Bread Help

Discussion in 'Professional Pastry Chefs' started by drewjsph02, Apr 12, 2018.

  1. drewjsph02

    drewjsph02

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    Wondering if anyone can help me with reworking our house bread recipe. It's super basic and pretty bland. I was looking to add a preferment that we would make the night before and add into the bread dough in the morning.

    our current recipe is 45# Artisan High Gluten Flour, 3 gallons of water, 12 ounces rapid yeast, 16 ounces sugar, 10 ounces kosher salt, 1/2 gallon canola oil. We mix it all up, portion it out into 1# portions, shape into 'baguettes' and cut on a bias into 12 rolls. Rise in the cooler and bake for 15 minutes at 450 F in a deck oven.

    I'm wondering about the preferment, amount to use if I would need to take out any of the above ingredients in any quantity.... or any ideas. The owner is against a full overhaul...

    Thanks yall
     
  2. sgsvirgil

    sgsvirgil

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    Hi Drew.

    I don't mean to answer your question with a question, but, as a retired owner/operator, shouldn't you receive the owner's blessing before you spend all sorts of time overhauling the recipe?? As I am sure you are aware, getting an owner to change anything is harder than separating an egg with chopsticks. lol :)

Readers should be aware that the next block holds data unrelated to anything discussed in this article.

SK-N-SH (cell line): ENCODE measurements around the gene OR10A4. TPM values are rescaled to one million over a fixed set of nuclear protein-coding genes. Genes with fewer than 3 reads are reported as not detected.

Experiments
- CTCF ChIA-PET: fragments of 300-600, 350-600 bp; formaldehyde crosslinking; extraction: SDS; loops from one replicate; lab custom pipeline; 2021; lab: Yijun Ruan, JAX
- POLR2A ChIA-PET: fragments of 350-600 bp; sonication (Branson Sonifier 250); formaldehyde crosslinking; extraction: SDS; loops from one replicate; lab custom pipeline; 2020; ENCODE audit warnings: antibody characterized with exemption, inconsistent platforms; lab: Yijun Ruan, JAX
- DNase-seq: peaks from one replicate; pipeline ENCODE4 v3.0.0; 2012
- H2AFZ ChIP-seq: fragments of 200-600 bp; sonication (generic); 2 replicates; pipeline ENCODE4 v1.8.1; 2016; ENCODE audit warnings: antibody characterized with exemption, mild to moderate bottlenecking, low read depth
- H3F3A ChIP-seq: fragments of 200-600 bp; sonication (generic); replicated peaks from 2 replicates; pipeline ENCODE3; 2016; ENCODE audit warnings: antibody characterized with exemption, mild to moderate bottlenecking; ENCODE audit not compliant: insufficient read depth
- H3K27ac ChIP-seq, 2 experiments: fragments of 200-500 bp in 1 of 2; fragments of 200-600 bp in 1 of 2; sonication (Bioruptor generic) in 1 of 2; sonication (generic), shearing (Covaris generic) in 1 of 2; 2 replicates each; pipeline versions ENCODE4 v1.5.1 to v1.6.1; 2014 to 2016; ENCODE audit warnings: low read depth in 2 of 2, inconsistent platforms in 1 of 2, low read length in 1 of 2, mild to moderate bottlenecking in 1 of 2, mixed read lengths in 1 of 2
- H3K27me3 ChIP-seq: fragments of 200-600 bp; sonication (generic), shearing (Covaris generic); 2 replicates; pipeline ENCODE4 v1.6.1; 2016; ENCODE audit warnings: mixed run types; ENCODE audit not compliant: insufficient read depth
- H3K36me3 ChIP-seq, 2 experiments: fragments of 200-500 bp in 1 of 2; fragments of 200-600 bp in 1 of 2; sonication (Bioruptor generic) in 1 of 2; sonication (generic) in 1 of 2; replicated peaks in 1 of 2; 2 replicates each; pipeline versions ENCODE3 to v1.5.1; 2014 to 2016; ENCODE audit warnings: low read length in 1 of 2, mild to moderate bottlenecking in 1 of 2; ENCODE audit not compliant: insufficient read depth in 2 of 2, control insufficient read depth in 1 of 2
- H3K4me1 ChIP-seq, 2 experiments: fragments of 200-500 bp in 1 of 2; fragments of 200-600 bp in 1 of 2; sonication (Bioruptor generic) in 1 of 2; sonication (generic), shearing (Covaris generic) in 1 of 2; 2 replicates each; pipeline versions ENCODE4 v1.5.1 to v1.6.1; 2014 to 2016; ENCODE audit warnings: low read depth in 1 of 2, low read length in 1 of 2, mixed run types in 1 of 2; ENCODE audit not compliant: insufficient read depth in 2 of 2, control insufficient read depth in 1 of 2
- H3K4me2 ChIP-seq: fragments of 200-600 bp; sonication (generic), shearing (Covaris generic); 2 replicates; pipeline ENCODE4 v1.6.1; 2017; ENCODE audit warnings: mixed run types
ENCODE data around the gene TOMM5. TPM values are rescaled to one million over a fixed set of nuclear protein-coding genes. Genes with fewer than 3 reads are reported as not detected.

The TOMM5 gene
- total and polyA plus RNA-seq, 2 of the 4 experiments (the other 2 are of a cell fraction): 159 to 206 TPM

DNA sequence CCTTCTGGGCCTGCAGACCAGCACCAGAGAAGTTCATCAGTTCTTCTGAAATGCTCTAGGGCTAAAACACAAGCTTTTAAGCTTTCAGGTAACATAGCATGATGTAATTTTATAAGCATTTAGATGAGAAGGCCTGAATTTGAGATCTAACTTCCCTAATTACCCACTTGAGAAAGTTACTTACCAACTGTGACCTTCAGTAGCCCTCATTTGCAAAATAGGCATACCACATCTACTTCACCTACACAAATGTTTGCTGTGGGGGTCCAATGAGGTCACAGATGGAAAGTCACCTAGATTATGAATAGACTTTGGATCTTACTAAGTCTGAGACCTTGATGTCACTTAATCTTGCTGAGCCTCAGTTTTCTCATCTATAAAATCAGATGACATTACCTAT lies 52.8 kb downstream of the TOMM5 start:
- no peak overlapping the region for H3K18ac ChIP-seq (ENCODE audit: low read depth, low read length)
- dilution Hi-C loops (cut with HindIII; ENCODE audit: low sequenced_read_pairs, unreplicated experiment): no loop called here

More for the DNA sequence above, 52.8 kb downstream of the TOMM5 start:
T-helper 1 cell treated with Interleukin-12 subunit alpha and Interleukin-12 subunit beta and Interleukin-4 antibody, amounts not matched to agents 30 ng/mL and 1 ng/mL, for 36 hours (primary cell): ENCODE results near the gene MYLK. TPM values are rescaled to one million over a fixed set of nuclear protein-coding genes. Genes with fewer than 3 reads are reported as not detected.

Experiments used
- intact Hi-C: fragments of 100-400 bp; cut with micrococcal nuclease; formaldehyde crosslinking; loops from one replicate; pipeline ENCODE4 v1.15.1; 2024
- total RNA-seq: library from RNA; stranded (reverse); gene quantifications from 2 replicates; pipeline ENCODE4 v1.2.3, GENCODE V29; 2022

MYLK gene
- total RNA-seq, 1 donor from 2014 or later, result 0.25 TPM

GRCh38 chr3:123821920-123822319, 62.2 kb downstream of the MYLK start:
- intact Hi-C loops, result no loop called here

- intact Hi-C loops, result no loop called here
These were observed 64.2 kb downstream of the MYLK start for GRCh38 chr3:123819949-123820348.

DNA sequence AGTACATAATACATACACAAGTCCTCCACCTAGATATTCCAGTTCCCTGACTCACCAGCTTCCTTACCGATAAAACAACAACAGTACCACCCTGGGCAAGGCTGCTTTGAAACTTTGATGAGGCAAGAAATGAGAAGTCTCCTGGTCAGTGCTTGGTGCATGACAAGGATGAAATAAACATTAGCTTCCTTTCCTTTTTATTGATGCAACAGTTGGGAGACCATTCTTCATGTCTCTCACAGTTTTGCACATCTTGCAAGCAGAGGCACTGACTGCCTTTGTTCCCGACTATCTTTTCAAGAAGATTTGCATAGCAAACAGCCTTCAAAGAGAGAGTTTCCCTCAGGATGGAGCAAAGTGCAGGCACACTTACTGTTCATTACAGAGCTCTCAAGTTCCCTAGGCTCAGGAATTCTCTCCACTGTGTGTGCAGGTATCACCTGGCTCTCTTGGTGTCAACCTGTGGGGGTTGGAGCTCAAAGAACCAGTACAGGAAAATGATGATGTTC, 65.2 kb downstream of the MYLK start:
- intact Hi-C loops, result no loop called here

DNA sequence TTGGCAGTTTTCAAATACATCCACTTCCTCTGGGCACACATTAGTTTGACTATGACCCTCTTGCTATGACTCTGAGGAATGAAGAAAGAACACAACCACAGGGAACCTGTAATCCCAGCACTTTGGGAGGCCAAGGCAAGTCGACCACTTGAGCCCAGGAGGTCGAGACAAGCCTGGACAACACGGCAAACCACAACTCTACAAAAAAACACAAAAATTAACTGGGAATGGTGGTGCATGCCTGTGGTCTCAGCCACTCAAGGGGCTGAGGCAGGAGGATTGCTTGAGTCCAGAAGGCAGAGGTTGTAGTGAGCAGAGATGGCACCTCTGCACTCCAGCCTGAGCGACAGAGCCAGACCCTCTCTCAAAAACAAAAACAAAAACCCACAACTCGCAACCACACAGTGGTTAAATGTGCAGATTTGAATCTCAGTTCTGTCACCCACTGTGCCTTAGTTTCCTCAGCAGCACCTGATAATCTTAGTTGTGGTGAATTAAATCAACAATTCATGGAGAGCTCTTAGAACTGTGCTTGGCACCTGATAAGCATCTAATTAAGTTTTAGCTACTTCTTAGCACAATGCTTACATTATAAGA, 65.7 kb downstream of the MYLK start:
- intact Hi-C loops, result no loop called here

There a many different preferments. What sort of preferment and what you do with it largely depends on what you are trying to accomplish in the final product. You weren't very specific in terms of your goals. If you could clarify what you are looking for, I think we would be in a better position to help you out.

    :)
     
  3. sgmchef

    sgmchef

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    Hi drew,

    Simple method is to just use part of the existing recipe ingredients.